But if there’s one thing Karzai is not, it is predictable. Over the course of more than a decade of leading one of the world’s most ungovernable countries, he has proven himself not only resilient but also slippery and chameleonic. Against all expectations, he has challenged (and now seems to be out-manoeuvring) the U.S. and has kept Pakistan—Afghanistan’s nemesis—close enough to maintain a direct line with its prime minister without losing his ability to criticize the military’s meddling in Afghan affairs. His domestic politics have proven, if not brilliant, then sufficiently dexterous to keep a landscape riddled with tribal hatreds from tearing itself apart. And most importantly, he has proven himself an adept strategist in his quest to remain relevant after he leaves office this year, ineligible to run for a third term as president.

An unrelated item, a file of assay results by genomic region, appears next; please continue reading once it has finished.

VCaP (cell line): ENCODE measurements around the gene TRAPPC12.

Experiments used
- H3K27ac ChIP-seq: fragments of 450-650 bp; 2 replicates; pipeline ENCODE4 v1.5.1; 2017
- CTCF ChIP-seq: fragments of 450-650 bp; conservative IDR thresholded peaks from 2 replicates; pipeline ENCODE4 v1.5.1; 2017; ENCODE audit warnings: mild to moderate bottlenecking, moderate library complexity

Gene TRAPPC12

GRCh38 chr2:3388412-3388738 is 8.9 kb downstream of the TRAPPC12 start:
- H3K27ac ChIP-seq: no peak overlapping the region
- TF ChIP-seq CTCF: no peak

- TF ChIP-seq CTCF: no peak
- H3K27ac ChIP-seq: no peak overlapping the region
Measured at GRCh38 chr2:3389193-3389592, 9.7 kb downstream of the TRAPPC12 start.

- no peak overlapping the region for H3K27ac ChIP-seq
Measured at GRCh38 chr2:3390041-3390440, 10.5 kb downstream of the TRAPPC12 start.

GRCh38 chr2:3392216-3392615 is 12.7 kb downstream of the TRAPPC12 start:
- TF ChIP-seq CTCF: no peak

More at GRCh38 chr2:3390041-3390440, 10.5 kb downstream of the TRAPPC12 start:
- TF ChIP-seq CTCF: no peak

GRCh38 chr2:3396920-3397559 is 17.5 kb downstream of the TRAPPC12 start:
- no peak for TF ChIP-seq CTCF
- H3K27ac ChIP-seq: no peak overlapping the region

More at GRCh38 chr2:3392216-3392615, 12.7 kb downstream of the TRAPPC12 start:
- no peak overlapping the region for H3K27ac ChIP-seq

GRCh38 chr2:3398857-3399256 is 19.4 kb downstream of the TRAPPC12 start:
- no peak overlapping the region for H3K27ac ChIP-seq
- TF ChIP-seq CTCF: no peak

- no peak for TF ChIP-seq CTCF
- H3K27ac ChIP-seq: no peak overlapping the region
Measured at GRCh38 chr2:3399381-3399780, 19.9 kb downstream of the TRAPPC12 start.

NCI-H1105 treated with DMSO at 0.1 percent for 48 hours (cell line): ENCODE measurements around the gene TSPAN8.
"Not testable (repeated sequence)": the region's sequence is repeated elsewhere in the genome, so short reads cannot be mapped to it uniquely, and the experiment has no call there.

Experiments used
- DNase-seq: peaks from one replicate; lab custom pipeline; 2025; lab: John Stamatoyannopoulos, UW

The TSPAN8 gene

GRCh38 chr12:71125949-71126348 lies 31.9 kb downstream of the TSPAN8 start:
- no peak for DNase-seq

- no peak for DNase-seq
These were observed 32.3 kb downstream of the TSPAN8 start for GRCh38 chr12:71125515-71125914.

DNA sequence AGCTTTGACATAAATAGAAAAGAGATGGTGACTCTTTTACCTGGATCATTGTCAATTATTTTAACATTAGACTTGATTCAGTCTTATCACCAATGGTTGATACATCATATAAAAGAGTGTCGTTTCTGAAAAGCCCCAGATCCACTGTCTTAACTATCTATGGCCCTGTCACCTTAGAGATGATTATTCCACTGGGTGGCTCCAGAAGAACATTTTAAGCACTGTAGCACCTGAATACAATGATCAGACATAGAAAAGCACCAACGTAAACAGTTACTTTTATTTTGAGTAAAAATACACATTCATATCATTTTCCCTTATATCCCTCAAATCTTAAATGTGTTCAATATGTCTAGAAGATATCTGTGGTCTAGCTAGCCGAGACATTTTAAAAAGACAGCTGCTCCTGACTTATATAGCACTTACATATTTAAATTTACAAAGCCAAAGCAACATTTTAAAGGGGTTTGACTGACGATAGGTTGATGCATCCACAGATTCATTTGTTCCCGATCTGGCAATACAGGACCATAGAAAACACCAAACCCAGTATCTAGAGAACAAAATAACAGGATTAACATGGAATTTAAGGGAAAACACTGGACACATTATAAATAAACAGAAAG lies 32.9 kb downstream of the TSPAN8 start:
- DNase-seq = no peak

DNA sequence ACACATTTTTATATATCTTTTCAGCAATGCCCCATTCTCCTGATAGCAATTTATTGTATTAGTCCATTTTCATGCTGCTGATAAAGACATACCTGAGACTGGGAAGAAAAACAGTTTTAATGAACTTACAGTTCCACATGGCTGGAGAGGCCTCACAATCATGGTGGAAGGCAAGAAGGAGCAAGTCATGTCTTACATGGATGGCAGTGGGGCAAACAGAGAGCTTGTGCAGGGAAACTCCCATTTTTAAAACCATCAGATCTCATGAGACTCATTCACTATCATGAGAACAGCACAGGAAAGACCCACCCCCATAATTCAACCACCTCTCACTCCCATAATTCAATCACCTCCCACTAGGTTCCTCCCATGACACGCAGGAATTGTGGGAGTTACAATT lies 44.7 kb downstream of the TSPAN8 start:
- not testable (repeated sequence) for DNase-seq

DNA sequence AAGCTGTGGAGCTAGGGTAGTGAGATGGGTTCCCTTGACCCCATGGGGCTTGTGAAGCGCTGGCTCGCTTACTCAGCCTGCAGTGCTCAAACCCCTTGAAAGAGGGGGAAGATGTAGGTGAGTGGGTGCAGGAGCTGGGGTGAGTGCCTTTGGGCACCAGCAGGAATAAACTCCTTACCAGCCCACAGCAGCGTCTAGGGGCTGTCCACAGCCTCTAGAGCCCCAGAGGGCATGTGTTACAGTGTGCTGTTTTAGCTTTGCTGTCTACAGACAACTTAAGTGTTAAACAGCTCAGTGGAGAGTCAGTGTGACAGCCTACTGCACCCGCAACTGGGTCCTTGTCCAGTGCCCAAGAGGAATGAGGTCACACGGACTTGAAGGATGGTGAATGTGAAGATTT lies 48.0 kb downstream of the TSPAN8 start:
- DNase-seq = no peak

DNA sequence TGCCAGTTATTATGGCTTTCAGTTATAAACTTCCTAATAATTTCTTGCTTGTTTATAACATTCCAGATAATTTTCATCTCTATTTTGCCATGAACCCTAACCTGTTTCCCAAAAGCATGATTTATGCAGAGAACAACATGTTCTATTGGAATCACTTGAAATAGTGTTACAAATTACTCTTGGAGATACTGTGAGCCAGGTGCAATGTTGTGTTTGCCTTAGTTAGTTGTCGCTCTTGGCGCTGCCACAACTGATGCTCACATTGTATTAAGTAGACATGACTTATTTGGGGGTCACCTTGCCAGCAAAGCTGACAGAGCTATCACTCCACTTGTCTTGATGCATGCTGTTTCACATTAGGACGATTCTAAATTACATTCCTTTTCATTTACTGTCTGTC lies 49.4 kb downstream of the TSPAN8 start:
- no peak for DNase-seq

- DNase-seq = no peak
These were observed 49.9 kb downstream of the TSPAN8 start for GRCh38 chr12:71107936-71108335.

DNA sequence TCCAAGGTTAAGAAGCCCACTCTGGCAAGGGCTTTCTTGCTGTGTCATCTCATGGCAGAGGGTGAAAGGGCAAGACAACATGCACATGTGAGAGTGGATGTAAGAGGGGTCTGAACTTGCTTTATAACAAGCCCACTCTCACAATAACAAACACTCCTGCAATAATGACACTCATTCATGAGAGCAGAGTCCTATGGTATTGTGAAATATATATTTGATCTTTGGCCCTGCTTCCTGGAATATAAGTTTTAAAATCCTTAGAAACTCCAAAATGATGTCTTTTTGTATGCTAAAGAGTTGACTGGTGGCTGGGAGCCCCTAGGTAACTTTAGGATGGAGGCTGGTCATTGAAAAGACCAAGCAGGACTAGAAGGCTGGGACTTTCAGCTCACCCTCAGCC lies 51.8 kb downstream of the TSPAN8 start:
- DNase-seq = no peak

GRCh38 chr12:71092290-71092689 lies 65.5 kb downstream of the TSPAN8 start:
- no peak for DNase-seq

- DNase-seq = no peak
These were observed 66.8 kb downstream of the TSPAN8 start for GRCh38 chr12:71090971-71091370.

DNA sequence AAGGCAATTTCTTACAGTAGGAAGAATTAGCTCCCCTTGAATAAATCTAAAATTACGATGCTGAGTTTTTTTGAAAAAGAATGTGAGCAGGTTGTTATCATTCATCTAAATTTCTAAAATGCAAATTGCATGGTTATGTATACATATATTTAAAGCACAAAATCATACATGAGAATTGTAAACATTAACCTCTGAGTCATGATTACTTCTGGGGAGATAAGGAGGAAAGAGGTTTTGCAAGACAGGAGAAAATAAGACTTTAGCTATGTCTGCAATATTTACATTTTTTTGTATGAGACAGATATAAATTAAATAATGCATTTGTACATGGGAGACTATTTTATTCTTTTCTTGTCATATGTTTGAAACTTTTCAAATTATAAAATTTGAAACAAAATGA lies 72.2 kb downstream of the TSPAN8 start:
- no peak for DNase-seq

That Karzai has survived this long is remarkable considering the Herculean task he was handed in December 2001. Back then, he was an unexpected choice to head up the newly installed interim government. Most observers concluded that his appointment was the safe bet. Here was a face familiar in most Western capitals: Karzai had spent much of the late 1990s lobbying world leaders for support in the fight against the Taliban. He was a multilingual, intelligent man who everyone liked but no one took very seriously. And he was a Pashtun, the same ethnic group that makes up nearly 50 per cent of the Afghan population and the vast majority of the Taliban.

As the thinking went at the time, Karzai would be an inoffensive leader who could be managed. “This was the first mistake the Americans made,” one close confidant of Karzai tells Maclean’s, requesting anonymity. “Hamid may seem like a pliable man on the surface but he is complex in his thinking. He is a born strategist.”

So what is his strategy now? That question hangs heavily over the Afghan capital. Speculations abound, ranging from the patently absurd (insanity) to accusations of perfidy. Critics warn that Karzai’s belligerence will lead to the dreaded “zero option,” shorthand for a total withdrawal of U.S. troops and eventually other NATO allies, leaving the country’s fledgling security forces at the mercy of a reinvigorated Taliban.